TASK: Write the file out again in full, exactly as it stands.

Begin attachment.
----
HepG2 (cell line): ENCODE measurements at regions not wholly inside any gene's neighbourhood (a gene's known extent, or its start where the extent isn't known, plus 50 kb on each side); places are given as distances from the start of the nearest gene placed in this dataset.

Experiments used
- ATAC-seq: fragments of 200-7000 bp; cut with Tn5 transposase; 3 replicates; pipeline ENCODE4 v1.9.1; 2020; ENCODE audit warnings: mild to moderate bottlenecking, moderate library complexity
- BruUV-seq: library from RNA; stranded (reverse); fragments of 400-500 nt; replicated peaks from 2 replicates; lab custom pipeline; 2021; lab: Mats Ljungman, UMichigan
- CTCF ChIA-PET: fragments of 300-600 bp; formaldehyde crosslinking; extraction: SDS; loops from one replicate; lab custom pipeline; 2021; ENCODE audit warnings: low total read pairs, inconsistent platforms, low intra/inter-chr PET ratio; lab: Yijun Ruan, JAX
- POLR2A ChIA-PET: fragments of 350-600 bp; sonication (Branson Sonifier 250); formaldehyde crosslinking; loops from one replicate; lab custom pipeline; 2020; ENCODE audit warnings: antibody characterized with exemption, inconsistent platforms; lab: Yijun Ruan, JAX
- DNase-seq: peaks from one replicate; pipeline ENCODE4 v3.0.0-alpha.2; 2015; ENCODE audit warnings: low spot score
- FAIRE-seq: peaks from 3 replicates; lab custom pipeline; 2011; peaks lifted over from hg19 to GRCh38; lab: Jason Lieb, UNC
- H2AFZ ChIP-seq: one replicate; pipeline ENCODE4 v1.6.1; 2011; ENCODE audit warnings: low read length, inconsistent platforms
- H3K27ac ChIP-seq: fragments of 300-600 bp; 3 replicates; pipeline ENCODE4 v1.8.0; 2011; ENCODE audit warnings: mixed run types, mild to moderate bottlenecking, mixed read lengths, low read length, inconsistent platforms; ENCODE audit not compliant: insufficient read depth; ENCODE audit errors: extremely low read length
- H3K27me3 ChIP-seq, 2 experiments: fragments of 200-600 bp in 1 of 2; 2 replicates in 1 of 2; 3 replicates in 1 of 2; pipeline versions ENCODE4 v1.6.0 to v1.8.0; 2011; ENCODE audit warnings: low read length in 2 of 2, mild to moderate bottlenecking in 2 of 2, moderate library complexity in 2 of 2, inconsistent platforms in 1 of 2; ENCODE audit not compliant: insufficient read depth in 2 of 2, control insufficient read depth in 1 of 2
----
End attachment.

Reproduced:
HepG2 (cell line): ENCODE measurements at regions not wholly inside any gene's neighbourhood (a gene's known extent, or its start where the extent isn't known, plus 50 kb on each side); places are given as distances from the start of the nearest gene placed in this dataset.

Experiments used
- ATAC-seq: fragments of 200-7000 bp; cut with Tn5 transposase; 3 replicates; pipeline ENCODE4 v1.9.1; 2020; ENCODE audit warnings: mild to moderate bottlenecking, moderate library complexity
- BruUV-seq: library from RNA; stranded (reverse); fragments of 400-500 nt; replicated peaks from 2 replicates; lab custom pipeline; 2021; lab: Mats Ljungman, UMichigan
- CTCF ChIA-PET: fragments of 300-600 bp; formaldehyde crosslinking; extraction: SDS; loops from one replicate; lab custom pipeline; 2021; ENCODE audit warnings: low total read pairs, inconsistent platforms, low intra/inter-chr PET ratio; lab: Yijun Ruan, JAX
- POLR2A ChIA-PET: fragments of 350-600 bp; sonication (Branson Sonifier 250); formaldehyde crosslinking; loops from one replicate; lab custom pipeline; 2020; ENCODE audit warnings: antibody characterized with exemption, inconsistent platforms; lab: Yijun Ruan, JAX
- DNase-seq: peaks from one replicate; pipeline ENCODE4 v3.0.0-alpha.2; 2015; ENCODE audit warnings: low spot score
- FAIRE-seq: peaks from 3 replicates; lab custom pipeline; 2011; peaks lifted over from hg19 to GRCh38; lab: Jason Lieb, UNC
- H2AFZ ChIP-seq: one replicate; pipeline ENCODE4 v1.6.1; 2011; ENCODE audit warnings: low read length, inconsistent platforms
- H3K27ac ChIP-seq: fragments of 300-600 bp; 3 replicates; pipeline ENCODE4 v1.8.0; 2011; ENCODE audit warnings: mixed run types, mild to moderate bottlenecking, mixed read lengths, low read length, inconsistent platforms; ENCODE audit not compliant: insufficient read depth; ENCODE audit errors: extremely low read length
- H3K27me3 ChIP-seq, 2 experiments: fragments of 200-600 bp in 1 of 2; 2 replicates in 1 of 2; 3 replicates in 1 of 2; pipeline versions ENCODE4 v1.6.0 to v1.8.0; 2011; ENCODE audit warnings: low read length in 2 of 2, mild to moderate bottlenecking in 2 of 2, moderate library complexity in 2 of 2, inconsistent platforms in 1 of 2; ENCODE audit not compliant: insufficient read depth in 2 of 2, control insufficient read depth in 1 of 2